Gender disparity in the science, technology, engineering and mathematics (STEM) disciplines is an issue often talked about today, even as a number of initiatives worldwide, (GirlsWhoCode, TeachHerInitiative and GlamSci among them) work to bridge the gap.
In Sri Lanka, there are still not nearly enough women enrolling in the STEM fields, a 2017 UNESCO report finding that gender stereotypes and biased attitudes compromise the quality of the learning experience for female students, limiting their education choices.
At such a time, the work of a few pioneering women in these fields is of great value. Dr. Premala Sivaprakasapillai Sivasegaram—the first female engineer of Sri Lanka, is one of them.
Getting Into It
Dr. Sivasegaram’s father was an engineer, “[and] both my brothers did engineering,” she told Roar Media. Dr. Sivasegaram herself was interested in dancing, but her father didn’t think it was a good idea. “It was a very competitive field and [engineering] doesn’t involve that,” she said.
Her father, who worked as an engineer at the Colombo Port, moved his family to Jaffna in February 1942 after Malaya and Singapore fell to the Japanese during World War II, and it became evident that an attack to Ceylon was imminent.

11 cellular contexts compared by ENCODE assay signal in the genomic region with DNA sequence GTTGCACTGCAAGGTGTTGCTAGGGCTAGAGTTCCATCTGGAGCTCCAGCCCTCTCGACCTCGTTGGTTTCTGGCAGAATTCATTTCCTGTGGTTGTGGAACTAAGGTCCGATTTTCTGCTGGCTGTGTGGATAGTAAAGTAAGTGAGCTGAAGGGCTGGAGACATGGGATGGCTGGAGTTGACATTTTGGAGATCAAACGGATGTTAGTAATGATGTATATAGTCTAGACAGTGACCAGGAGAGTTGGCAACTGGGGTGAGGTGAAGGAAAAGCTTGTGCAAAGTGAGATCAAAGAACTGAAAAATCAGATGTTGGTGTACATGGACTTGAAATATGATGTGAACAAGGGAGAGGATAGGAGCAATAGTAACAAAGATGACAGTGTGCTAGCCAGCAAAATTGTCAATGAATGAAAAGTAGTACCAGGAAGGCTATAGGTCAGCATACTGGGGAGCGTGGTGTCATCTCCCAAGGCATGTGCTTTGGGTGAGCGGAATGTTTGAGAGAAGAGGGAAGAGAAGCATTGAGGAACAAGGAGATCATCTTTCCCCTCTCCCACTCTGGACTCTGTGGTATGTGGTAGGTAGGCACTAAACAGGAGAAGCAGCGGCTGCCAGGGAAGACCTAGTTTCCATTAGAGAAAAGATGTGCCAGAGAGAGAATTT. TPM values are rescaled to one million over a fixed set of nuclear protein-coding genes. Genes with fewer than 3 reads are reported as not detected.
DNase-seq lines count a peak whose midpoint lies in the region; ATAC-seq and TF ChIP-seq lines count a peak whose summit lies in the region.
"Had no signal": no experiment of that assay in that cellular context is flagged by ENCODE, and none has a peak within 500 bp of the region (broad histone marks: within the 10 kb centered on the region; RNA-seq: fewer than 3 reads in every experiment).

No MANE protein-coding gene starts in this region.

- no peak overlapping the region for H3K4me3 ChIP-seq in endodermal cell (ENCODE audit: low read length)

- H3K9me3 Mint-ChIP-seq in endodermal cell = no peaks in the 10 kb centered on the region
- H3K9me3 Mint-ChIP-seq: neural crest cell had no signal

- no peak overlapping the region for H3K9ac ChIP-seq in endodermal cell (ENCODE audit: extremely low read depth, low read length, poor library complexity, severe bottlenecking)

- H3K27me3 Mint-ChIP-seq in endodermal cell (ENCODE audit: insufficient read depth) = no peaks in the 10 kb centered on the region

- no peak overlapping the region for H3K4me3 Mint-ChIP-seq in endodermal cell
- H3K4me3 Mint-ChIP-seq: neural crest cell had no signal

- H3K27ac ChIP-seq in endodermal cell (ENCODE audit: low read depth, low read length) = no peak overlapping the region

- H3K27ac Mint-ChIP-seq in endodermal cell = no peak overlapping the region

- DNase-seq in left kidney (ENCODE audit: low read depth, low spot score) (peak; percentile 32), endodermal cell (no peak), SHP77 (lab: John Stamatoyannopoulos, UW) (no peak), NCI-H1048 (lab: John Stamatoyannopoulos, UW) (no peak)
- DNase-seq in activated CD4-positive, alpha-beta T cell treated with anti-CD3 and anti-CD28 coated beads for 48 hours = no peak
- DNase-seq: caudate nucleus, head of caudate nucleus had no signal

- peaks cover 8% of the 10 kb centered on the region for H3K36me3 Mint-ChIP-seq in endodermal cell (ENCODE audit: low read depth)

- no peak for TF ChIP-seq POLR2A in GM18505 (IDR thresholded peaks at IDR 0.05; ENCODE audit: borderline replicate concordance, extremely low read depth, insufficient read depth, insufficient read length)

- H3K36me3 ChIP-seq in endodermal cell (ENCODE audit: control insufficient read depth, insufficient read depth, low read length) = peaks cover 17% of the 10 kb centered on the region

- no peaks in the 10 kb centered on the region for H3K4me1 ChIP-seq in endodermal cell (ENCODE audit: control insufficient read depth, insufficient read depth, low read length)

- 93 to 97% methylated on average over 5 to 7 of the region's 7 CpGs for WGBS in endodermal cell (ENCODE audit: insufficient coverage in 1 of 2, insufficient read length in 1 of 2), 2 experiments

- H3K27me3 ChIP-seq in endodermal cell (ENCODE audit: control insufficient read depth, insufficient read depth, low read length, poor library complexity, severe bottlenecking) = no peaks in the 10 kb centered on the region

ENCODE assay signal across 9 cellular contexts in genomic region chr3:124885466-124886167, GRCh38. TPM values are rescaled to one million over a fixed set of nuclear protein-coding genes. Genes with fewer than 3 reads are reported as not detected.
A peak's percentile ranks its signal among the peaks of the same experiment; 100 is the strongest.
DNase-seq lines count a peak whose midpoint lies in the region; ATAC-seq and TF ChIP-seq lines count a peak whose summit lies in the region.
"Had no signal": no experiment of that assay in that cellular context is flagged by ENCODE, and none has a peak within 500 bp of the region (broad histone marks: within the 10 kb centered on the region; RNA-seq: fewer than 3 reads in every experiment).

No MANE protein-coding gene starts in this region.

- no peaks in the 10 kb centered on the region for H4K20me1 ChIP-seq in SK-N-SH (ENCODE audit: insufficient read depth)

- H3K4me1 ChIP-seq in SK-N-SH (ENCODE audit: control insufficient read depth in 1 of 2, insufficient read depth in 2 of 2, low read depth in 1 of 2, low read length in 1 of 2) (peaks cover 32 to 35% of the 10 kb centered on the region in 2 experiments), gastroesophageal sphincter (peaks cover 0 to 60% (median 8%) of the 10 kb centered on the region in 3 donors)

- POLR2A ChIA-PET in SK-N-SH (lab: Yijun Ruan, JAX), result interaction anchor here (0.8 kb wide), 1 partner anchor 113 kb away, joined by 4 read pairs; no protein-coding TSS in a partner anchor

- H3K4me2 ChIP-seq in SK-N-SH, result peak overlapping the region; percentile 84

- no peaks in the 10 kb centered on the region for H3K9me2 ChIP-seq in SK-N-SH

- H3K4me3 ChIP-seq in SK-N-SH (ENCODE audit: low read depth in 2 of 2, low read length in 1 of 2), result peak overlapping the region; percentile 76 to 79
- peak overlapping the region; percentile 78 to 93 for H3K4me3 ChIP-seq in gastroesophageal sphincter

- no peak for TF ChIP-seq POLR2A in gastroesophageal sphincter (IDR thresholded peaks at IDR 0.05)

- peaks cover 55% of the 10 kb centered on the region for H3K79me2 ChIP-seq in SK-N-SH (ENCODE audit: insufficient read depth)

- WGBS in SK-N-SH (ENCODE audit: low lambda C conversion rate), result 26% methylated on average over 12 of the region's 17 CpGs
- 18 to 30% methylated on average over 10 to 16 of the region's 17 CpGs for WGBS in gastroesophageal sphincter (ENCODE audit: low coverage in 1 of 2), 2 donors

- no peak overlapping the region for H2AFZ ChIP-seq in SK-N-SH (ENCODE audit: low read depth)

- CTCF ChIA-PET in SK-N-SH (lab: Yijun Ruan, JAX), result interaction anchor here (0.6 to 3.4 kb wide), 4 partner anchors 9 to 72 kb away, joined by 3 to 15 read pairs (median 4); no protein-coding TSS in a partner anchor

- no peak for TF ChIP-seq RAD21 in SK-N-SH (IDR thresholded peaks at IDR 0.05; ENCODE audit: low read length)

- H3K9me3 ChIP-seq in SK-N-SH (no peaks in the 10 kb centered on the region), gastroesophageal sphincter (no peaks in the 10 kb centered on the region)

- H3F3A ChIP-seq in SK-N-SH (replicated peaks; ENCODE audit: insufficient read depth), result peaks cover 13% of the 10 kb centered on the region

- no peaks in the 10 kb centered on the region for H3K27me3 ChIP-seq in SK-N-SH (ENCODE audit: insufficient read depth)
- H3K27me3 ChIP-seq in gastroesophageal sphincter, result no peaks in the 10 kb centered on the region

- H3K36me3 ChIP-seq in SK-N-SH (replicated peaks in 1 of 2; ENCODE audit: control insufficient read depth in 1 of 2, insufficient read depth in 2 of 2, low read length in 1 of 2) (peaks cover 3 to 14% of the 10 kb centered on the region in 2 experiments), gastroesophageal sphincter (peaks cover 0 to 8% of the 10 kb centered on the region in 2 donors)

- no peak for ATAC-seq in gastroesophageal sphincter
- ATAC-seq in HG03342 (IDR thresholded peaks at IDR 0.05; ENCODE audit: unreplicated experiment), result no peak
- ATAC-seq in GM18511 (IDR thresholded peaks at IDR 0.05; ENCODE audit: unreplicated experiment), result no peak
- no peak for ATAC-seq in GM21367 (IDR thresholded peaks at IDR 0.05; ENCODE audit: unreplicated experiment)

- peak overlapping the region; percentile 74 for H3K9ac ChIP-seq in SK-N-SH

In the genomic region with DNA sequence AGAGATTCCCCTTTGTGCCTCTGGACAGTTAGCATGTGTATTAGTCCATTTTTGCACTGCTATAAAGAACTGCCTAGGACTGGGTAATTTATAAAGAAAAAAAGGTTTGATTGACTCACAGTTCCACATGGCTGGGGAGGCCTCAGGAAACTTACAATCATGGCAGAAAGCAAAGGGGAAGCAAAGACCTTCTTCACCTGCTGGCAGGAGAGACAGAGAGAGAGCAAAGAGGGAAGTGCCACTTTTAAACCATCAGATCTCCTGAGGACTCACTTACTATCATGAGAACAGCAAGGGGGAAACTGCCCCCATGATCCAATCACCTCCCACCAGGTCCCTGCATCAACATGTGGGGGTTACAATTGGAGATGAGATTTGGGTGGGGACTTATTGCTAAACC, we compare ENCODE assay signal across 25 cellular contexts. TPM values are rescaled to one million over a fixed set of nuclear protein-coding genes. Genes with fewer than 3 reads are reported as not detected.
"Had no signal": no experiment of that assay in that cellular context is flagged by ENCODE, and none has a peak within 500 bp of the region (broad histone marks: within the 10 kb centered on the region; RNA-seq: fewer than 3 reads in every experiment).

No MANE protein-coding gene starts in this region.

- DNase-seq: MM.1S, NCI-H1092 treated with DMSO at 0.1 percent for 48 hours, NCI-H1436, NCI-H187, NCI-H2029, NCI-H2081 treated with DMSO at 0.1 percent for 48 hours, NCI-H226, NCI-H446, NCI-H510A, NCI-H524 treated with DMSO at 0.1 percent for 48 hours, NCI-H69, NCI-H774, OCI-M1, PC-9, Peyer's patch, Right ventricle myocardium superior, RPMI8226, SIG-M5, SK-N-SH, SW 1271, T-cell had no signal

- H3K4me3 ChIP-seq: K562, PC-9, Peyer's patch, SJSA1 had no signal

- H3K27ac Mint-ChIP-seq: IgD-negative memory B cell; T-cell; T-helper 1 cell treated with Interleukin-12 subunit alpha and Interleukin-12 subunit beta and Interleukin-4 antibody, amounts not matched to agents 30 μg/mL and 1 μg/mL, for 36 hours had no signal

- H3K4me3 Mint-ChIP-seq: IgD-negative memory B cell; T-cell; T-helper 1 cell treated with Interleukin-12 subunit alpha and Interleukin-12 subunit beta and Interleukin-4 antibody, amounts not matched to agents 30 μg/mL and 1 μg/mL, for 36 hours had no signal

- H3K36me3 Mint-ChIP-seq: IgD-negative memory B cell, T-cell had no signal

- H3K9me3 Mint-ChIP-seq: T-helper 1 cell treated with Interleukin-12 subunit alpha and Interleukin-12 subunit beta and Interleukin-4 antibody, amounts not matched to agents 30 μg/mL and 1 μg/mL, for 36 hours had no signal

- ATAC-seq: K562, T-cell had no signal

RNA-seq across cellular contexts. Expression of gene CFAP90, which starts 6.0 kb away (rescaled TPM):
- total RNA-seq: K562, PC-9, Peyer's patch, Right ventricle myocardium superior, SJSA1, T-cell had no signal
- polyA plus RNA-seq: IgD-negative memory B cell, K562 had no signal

Dr. Sivasegaram was born on April 22, 1942 at grand-uncle's house within the Jaffna Fort, but returned to Colombo in June after the Japanese threat had receded.
In Colombo, Dr. Sivasegaram studied at Ladies College, where she was a bright student, who enjoyed music and dance from the tender age of three, and danced so well that she was included most year-end school events.
She was also one of just two girls who followed the mathematics stream at Ladies College. Dr. Sivasegaram entered the Engineering faculty in 1960.
Many people were opposed to Dr. Sivasegaram joining the Engineering Faculty of the University of Ceylon, questioning her ability to get traditionally male-dominated metal casting and welding work done.